A trope of the Left is back before the eeevil KKKapitalists of Western Civilization came around, all the peace-loving persons of color were “noble savages” living twig-worshipping idyllic communal lives free from silly things like gender or any concept of self.
CÚCUTA, Colombia — For the past three weeks, Wilya Hernández, her husband and their daughter, 2, have been sleeping on the garbage-strewn streets of Cúcuta, a sprawling and chaotic city on Colombia’s side of the border with Venezuela.
Though Antonela, the toddler, often misses meals, Ms. Hernández has no desire to return home to Venezuela.
“I need an angel,” Ms. Hernández said, holding back tears at 1 a.m. on a humid recent night. “We can’t go back, and we can’t stay here.”
Jeremy Corbyn warned a Soviet-backed spy about British intelligence activity at the climax of the Cold War, according to secret documents.
The Labour leader met the Czech agent at least three times after being vetted by communist handlers in 1986, papers reveal.
Two meetings took place in the heart of British democracy – the House of Commons. And in records of the meeting an espionage agent noted how Mr Corbyn was ‘occasionally explosive’.
Why isn’t he in jail?
At this point it is clear that for some people on the Left, everything is a social construct, from gender to species and race. But surely mathematics remains a cornerstone of objectivity, right?
U.S. Secretary of State Rex Tillerson just completed, by most accounts, a successful visit to Latin America. He began his five-nation tour by invoking the Monroe Doctrine and suggesting the Venezuelan military could manage a “peaceful transition” from the authoritarian leader Nicolás Maduro. This reminded several regional observers of President Trump’s suggestion last year of a possible “military option” for Venezuela, hinting at possible U.S. or multilateral intervention to stop the country’s collapse.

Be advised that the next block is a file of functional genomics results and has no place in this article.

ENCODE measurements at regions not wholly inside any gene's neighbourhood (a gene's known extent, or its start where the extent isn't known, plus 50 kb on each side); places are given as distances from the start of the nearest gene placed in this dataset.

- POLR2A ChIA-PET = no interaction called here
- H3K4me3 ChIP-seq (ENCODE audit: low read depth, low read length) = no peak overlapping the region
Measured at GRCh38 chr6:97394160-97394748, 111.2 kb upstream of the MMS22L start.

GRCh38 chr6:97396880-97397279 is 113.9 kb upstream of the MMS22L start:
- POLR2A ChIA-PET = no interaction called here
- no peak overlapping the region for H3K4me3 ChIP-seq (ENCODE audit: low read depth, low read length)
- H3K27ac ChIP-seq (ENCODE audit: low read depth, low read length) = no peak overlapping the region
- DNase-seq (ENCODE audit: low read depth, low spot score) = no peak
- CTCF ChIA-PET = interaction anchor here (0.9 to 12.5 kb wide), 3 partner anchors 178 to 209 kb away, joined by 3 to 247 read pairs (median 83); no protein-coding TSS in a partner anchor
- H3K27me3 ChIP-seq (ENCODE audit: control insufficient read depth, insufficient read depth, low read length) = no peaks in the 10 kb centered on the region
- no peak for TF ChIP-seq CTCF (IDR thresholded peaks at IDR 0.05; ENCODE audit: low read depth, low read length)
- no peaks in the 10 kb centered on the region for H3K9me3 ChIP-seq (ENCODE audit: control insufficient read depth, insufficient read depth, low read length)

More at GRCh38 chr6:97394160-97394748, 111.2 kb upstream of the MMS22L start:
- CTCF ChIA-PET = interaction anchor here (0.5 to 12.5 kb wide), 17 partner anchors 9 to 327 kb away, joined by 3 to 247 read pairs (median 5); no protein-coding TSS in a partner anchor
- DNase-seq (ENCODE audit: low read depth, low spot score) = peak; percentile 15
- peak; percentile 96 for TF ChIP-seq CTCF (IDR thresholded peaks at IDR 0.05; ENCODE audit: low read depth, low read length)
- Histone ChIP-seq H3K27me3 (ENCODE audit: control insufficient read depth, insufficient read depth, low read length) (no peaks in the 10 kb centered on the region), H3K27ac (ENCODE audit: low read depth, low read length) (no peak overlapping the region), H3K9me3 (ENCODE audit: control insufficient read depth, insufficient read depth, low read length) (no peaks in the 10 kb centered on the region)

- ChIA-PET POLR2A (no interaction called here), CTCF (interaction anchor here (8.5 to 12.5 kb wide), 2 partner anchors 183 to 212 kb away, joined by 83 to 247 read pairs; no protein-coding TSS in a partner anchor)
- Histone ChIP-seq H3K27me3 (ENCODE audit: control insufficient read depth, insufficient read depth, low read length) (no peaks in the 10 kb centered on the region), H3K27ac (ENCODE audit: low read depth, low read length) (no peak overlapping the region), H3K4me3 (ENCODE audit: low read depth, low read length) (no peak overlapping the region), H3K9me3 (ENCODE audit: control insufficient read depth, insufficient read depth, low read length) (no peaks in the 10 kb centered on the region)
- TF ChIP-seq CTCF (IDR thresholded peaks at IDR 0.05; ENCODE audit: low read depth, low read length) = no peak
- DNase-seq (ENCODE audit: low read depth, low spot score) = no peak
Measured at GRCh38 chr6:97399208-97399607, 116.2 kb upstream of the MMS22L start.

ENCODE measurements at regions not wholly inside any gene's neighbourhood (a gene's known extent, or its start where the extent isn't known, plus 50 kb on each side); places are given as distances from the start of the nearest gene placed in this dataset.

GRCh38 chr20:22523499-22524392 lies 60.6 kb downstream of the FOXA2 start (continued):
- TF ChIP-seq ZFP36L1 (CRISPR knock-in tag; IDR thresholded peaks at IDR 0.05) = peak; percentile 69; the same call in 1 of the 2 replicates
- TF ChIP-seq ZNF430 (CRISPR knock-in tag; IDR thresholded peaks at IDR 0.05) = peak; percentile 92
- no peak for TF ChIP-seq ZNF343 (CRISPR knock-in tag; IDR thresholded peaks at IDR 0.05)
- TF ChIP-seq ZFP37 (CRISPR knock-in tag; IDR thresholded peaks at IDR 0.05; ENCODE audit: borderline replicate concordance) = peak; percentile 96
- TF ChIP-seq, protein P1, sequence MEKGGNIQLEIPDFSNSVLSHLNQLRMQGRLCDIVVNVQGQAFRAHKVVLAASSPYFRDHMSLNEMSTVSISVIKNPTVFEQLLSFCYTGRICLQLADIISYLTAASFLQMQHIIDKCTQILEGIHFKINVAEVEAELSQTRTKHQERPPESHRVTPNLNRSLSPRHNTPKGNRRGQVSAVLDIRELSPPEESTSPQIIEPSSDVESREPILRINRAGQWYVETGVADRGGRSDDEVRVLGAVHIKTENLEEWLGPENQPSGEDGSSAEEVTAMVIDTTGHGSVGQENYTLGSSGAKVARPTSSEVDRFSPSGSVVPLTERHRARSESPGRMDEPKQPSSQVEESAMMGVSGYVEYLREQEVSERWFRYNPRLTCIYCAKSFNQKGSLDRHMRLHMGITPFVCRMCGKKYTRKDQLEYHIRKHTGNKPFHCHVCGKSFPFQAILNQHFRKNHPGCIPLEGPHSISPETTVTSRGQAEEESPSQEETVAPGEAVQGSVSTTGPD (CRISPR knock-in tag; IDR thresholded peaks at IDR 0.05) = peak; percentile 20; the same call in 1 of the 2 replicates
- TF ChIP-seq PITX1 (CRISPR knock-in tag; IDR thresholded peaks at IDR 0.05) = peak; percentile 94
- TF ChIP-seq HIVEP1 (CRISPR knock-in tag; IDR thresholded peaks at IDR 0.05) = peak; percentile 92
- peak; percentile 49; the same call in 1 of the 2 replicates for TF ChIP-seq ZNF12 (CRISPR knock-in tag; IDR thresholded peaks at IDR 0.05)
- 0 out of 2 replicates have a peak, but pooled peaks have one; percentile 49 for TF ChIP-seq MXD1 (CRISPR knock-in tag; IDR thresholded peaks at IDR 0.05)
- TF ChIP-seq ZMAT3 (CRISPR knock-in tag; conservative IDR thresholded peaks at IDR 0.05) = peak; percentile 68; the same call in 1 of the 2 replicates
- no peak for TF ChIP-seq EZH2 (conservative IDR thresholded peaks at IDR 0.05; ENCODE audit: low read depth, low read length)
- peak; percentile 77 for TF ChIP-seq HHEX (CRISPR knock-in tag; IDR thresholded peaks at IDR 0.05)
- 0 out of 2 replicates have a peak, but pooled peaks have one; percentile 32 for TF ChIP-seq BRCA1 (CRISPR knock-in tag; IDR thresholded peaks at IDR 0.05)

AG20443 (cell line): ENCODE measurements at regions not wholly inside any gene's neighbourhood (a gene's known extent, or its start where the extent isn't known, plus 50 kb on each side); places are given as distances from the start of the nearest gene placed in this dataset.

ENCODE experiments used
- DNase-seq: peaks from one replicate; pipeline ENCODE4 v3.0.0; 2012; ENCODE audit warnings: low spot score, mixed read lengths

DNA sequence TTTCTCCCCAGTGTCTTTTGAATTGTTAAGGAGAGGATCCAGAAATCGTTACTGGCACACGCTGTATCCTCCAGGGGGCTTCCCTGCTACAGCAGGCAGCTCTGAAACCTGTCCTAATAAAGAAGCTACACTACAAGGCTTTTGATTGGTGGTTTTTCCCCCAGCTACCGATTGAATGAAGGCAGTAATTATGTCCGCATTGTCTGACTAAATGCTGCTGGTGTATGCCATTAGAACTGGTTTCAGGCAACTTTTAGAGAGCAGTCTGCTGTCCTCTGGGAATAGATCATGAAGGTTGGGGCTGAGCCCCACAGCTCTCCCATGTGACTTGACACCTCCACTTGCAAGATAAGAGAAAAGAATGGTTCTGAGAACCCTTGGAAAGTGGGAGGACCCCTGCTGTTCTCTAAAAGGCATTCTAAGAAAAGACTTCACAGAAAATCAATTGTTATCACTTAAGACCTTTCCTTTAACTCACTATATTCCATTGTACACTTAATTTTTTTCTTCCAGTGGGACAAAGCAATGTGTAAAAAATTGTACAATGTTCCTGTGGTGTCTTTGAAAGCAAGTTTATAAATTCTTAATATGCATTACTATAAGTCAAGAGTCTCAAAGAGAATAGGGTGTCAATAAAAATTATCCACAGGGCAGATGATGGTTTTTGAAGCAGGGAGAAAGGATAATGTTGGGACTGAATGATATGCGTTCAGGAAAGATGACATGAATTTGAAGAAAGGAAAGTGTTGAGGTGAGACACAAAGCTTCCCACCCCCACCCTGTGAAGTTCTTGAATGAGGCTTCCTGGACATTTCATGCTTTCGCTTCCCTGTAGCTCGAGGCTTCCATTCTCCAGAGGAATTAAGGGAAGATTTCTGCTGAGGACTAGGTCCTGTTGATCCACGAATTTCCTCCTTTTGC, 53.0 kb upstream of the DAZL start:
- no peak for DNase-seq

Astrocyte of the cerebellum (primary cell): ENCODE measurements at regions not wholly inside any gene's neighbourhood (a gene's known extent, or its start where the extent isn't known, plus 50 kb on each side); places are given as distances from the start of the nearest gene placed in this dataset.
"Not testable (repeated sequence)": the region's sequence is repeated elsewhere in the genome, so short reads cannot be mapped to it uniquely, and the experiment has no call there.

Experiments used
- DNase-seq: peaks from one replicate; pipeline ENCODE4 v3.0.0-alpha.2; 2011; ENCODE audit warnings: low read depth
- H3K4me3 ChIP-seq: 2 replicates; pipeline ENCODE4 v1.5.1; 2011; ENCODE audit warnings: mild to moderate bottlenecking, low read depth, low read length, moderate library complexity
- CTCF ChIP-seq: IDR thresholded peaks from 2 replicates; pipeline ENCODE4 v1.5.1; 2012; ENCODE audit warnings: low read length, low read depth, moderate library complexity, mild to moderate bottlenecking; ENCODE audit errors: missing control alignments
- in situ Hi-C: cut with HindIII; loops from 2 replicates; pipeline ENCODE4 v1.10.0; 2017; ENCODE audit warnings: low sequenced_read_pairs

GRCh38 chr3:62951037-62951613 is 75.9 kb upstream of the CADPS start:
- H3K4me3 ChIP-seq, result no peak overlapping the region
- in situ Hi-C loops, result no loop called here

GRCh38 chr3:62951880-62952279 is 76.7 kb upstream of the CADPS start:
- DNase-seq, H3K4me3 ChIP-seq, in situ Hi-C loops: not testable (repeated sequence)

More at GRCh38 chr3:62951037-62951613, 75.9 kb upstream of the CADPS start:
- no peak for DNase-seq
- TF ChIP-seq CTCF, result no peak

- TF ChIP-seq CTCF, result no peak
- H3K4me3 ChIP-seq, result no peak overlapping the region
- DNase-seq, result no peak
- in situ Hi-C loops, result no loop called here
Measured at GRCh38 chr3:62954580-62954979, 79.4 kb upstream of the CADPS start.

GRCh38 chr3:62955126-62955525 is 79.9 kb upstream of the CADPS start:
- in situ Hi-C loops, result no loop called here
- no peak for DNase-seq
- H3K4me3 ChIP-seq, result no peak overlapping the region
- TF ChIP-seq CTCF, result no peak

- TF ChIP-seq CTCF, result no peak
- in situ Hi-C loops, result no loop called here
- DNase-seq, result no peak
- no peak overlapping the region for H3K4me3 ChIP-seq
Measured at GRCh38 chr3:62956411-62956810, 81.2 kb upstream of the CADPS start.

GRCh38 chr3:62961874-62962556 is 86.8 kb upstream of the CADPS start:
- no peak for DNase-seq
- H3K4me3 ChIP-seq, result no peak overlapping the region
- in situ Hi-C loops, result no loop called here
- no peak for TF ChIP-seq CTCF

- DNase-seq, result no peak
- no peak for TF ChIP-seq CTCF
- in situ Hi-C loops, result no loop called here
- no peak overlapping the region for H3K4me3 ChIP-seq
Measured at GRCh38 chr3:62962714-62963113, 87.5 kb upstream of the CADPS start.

An armed action or military intervention in Venezuela by any nation in the Western Hemisphere, including Venezuela’s own military, must take into account the role of Iran, Russia and China in the crisis. Russia and China were prominently mentioned by Tillerson during his visit to the region; Iran, however, was notably absent from his remarks.
Prior to any discussion on what to do about Venezuela, a consensus about what led to this crisis needs be reached. The role of Iran is critical in such a conversation.
The MSM has a long tradition of falling (or worse) for Communist propaganda.
No, not every Western journalist fell for North Korean propaganda efforts at the Pyeongchang Olympics, though there were more than plenty. Some of it, no doubt, is driven by animosity for Donald Trump. Many people live a reactive existence that demands they show admiration for anyone perceived as standing in opposition to the president. The number of liberals asking “are we any better?” than North Korea on social media is horrifying, but, at this point, predictable.